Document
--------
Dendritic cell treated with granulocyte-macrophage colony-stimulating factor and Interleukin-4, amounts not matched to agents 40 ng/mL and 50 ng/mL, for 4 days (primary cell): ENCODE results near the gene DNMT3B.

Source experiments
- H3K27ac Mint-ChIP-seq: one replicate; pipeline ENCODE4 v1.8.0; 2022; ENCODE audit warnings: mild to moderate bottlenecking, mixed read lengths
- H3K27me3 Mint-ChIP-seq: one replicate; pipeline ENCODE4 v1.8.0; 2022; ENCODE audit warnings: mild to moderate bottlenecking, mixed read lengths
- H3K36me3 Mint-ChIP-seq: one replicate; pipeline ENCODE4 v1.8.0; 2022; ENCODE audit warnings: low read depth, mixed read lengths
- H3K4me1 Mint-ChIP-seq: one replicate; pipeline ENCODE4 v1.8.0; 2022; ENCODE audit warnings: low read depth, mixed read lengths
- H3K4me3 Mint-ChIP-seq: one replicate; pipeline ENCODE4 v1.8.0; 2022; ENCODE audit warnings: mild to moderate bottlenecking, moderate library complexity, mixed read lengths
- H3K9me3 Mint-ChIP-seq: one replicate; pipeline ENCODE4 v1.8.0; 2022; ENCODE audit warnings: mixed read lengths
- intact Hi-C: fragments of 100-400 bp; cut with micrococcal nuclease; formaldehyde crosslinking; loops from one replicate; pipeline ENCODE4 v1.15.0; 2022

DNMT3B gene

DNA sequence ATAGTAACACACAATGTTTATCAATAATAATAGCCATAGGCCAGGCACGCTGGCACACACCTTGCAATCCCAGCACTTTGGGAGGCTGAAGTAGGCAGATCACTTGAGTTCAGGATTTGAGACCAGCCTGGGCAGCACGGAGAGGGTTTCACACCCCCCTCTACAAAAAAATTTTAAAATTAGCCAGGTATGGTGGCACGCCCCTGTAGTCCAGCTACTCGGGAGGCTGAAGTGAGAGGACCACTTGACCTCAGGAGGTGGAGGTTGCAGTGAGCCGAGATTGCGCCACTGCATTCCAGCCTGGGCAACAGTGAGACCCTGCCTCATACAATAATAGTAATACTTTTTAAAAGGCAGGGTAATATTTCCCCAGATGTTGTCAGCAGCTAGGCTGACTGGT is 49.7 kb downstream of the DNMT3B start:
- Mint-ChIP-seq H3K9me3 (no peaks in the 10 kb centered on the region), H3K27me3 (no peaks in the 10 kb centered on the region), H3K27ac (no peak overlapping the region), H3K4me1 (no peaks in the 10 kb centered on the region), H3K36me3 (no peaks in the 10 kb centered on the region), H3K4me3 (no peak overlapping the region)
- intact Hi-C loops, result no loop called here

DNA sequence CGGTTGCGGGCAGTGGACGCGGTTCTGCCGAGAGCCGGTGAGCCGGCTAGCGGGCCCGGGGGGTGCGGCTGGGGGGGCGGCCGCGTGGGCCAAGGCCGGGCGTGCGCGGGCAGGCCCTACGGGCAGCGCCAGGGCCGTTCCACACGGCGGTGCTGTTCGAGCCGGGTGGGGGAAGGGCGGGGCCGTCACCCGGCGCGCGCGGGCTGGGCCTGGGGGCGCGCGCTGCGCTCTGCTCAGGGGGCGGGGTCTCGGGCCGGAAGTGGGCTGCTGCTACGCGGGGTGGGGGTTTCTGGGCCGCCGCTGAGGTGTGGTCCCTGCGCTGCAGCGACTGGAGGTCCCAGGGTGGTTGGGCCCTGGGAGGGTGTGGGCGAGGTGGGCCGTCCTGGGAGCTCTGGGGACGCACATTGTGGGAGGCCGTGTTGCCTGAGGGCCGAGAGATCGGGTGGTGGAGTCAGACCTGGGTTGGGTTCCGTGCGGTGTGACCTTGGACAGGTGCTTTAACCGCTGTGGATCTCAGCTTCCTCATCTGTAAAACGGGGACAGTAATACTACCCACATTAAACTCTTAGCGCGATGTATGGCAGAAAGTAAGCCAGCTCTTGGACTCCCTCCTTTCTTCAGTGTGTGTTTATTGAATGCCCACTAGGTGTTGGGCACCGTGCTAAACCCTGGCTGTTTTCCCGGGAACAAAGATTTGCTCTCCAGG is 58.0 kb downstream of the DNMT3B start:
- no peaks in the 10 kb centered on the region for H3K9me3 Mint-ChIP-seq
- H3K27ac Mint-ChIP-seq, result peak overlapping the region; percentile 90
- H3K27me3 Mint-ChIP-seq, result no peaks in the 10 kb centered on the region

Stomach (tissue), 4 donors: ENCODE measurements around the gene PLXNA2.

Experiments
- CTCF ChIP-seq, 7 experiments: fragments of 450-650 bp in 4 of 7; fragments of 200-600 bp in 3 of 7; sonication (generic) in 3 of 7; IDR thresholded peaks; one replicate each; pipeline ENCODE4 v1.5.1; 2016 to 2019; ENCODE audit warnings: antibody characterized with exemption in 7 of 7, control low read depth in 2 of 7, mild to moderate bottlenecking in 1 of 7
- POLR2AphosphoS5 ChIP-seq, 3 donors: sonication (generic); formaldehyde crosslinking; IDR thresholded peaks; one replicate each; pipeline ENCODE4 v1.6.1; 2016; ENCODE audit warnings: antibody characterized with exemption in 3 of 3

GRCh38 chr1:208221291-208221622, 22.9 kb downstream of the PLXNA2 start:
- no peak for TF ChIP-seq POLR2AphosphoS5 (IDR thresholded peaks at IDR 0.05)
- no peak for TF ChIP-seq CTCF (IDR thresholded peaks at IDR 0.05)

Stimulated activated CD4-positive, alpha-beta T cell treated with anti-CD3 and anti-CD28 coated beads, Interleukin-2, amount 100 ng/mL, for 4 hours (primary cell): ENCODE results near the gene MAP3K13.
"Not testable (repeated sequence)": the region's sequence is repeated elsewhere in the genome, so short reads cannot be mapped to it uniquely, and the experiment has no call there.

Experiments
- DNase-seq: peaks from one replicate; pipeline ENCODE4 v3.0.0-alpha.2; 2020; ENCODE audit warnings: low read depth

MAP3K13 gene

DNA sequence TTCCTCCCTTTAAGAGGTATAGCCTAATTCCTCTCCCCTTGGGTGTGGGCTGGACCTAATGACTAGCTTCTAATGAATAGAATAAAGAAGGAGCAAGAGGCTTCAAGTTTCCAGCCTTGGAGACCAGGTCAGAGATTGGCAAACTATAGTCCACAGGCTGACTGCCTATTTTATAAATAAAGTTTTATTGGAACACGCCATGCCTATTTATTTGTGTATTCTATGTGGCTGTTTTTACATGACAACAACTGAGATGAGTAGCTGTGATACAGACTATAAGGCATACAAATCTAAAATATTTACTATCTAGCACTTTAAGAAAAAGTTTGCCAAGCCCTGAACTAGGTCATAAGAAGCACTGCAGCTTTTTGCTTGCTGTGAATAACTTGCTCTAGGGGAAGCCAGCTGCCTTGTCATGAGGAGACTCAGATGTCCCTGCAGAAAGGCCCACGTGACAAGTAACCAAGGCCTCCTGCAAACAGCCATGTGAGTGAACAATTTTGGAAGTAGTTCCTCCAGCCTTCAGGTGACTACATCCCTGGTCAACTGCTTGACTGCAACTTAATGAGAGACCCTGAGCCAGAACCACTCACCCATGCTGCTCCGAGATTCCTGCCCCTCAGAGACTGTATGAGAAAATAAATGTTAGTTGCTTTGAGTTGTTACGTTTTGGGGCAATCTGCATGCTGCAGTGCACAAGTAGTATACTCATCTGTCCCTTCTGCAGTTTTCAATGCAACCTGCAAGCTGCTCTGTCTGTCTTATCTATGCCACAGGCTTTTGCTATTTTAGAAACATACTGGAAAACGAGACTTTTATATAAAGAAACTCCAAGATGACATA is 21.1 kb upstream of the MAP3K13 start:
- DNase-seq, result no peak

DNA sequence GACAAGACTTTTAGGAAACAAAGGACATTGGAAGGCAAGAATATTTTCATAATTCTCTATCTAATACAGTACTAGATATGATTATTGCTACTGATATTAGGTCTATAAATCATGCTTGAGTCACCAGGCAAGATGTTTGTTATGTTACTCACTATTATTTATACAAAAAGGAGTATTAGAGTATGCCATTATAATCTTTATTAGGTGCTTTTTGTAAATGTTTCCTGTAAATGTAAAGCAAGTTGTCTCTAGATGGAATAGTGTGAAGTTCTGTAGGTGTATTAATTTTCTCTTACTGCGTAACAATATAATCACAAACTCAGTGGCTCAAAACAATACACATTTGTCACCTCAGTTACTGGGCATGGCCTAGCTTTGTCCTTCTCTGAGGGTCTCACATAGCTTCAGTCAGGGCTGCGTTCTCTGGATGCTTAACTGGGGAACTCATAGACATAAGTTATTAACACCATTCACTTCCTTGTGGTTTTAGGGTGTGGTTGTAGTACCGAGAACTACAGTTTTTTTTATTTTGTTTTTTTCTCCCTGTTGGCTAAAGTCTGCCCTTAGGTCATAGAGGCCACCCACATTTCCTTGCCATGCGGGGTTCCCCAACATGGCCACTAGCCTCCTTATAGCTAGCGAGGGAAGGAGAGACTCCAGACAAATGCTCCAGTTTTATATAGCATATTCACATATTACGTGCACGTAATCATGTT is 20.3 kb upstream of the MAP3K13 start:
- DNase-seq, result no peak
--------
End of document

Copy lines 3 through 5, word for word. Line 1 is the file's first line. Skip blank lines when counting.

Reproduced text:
- H3K27ac Mint-ChIP-seq: one replicate; pipeline ENCODE4 v1.8.0; 2022; ENCODE audit warnings: mild to moderate bottlenecking, mixed read lengths
- H3K27me3 Mint-ChIP-seq: one replicate; pipeline ENCODE4 v1.8.0; 2022; ENCODE audit warnings: mild to moderate bottlenecking, mixed read lengths
- H3K36me3 Mint-ChIP-seq: one replicate; pipeline ENCODE4 v1.8.0; 2022; ENCODE audit warnings: low read depth, mixed read lengths